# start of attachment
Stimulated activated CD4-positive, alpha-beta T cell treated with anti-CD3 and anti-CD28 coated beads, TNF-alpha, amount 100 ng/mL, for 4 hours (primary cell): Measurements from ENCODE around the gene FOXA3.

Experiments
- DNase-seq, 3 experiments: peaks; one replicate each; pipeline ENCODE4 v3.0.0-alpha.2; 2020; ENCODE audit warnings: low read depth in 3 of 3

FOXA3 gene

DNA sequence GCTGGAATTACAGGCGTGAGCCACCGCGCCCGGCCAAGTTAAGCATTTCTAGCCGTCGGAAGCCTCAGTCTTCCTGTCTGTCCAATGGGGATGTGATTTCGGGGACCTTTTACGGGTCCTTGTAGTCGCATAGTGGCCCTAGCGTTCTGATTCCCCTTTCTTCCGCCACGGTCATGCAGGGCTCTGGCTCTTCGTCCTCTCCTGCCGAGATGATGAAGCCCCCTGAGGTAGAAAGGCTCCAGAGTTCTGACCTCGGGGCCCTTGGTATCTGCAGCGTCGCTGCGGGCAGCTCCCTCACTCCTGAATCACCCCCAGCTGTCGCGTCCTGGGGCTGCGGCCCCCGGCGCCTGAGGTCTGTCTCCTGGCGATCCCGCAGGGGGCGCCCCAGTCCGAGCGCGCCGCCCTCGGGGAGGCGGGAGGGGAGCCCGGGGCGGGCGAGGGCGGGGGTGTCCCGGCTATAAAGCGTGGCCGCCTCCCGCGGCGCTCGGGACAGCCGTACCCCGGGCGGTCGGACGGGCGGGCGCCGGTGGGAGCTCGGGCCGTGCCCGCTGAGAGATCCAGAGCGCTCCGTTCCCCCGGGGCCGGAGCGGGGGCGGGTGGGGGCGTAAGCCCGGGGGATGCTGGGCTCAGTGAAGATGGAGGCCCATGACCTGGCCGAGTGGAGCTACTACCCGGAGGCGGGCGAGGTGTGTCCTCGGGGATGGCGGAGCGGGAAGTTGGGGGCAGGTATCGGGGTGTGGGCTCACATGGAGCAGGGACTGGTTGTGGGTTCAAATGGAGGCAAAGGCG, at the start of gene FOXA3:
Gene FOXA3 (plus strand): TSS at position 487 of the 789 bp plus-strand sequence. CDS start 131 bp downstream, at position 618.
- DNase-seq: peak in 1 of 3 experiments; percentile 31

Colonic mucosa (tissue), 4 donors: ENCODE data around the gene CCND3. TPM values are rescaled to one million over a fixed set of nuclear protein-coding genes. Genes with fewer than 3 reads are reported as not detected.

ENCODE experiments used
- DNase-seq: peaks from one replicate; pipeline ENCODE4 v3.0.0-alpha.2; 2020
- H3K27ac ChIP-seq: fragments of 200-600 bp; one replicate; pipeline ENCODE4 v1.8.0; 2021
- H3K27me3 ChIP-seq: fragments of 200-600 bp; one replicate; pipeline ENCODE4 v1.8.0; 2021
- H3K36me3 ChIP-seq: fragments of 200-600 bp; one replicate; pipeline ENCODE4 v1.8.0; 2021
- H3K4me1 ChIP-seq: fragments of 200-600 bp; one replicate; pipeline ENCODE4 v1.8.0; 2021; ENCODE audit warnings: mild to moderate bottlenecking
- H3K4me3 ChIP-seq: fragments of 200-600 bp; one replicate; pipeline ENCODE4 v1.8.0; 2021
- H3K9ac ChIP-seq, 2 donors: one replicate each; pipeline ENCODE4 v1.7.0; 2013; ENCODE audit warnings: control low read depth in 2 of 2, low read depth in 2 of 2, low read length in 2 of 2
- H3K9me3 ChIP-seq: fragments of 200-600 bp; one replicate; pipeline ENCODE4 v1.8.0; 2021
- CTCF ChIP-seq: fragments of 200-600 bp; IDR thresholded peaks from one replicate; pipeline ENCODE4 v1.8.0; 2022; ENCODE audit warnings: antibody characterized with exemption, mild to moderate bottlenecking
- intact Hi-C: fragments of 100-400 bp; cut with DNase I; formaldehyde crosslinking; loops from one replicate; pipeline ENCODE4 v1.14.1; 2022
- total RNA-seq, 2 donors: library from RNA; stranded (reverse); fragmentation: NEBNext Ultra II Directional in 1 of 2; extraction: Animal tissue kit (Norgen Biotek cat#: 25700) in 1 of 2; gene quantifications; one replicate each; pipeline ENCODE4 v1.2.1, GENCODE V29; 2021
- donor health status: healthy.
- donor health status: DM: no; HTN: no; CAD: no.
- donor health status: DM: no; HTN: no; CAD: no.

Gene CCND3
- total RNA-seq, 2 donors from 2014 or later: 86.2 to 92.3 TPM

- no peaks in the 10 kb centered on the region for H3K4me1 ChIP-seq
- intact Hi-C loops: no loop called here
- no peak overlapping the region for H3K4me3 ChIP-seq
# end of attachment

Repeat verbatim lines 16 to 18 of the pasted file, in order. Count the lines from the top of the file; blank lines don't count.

- H3K9ac ChIP-seq, 2 donors: one replicate each; pipeline ENCODE4 v1.7.0; 2013; ENCODE audit warnings: control low read depth in 2 of 2, low read depth in 2 of 2, low read length in 2 of 2
- H3K9me3 ChIP-seq: fragments of 200-600 bp; one replicate; pipeline ENCODE4 v1.8.0; 2021
- CTCF ChIP-seq: fragments of 200-600 bp; IDR thresholded peaks from one replicate; pipeline ENCODE4 v1.8.0; 2022; ENCODE audit warnings: antibody characterized with exemption, mild to moderate bottlenecking